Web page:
[ietf-dkim] Blocking improperly signed messages
deepvoice at gmail.com
Mon Dec 11 11:56:52 PST 2006
On 12/11/06, Steve Atkins <steve at blighty.com> wrote:
> (Just background for Damon, and anyone else in the same frame of mind,
> nothing SSP or DKIM specific here).
> Were you around for the fiasco that was SPF?
> That's where a lot of our operational experience of throwing away
> perfectly good mail, simply because it wasn't transmitted in a way
> that followed the dogma of the message signers came from.
I don't think it was a fiasco. I believe that it was the first attempt
at doing ~something~ meaningful. There were many intelligent people
involved, many are still here and still involved. (Nods to Dave,
Hector, Scott, Douglas, and others).
Please note the date on this post (an interesting historical read :) -
DK wasn't even around yet. The real death knoll came with MS decided
to license our next step just as we were getting there (PRA).
All in all I believe that it was an excellent learning experience. Too
bad many of the lessons from it are still not learned.
> It was, basically, a failure, in that the SPF policies (which are very
> much equivalent to SSP) that are published are almost "?all",
> which is pretty much equivalent to "I sign some things" in SSP
And ?all is/was supposed to be temporary. But I do know many domains
that protect themselves with SPF. If an admin inadvertently posts a
bad SPF, it can be fixed. You are missing the point. You are pointing
to the fact that valid mail is thrown away and saying SPF is broken. I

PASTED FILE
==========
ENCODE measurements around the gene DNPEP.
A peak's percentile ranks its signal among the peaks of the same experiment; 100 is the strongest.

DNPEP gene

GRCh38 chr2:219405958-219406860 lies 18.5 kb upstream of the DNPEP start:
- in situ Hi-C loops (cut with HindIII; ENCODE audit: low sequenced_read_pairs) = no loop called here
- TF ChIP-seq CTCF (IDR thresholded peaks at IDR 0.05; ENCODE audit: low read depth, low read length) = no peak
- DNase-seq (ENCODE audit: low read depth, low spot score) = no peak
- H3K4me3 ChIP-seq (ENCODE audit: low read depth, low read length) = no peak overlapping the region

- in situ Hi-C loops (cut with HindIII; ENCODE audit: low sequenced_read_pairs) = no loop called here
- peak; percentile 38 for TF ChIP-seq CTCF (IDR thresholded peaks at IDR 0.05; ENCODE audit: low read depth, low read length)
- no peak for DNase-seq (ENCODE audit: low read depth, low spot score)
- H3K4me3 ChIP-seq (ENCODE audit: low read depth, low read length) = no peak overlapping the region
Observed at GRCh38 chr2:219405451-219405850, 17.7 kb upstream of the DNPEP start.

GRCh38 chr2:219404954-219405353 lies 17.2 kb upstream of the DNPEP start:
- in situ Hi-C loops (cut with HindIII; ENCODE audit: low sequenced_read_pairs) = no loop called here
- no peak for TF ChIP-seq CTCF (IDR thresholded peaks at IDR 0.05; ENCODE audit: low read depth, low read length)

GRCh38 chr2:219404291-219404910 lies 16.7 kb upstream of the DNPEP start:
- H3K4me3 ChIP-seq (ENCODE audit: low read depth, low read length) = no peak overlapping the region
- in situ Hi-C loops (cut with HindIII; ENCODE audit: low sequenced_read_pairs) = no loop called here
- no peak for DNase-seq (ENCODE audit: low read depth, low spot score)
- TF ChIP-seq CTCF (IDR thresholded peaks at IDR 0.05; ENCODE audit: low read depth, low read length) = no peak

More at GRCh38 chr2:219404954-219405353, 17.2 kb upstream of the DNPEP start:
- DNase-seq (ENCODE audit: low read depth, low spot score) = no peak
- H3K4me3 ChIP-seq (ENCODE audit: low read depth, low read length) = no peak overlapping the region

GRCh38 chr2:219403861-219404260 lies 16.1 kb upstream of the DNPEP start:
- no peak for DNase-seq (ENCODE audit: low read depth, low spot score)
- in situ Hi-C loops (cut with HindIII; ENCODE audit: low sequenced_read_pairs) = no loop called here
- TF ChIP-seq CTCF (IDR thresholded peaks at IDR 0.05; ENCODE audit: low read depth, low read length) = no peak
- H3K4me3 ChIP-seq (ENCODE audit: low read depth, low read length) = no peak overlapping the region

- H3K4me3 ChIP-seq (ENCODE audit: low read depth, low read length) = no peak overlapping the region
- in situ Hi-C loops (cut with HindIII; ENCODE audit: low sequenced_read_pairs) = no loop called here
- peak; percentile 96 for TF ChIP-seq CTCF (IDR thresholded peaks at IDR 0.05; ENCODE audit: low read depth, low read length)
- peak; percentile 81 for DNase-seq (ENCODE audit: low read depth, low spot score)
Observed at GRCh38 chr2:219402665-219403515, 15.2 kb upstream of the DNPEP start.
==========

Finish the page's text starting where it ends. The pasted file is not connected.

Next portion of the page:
point to it and say- It is working exactly as it should! It is an
administrative issue, not a technical fault.
SPF was NOT supposed to block spam, it was an attempt at validating
where the email is/should be coming from. The real issue as I see it
is admins discovered they really don't know the extent of their own
infrastructure. Hence all the ?ALL's.
I believe that I remember a thread asking what we are going to
recommend people do when sig validation fails. From an operational
side, I would say that it would be nice if I got a rejection
notification but only from email that ~also~ passed the SPF check. SSP
does not do what SPF does. SPF isn't dead or even sick, just
misunderstood. SSP lets admins have granular control over their rules.
> People wouldn't tolerate mail being thrown away for
> no good reason, nor were even the developers of SPF prepared
> to modify the way in which they forwarded email around in order
> to work around the flaws of SPF.
As those involved will tell you... this was because it was watered
down and good suggestions from people like Hadmut Danish were not even
considered. Hadmut finally got tired of it all and stopped
participating... which is too bad. Have not heard from him since.
> There seems to be some belief that if SSP does exactly the same
> thing as SPF then we'll pull the phishing-proof, spam-resistant
> mail architecture out of the hat this time.
I am going to get my knuckles rapped again by the chairs for this trip
down memory lane so I will stop here. Since Base is closed to the type
of modification I would have hoped to see, I am looking forward to
debate on SSP.
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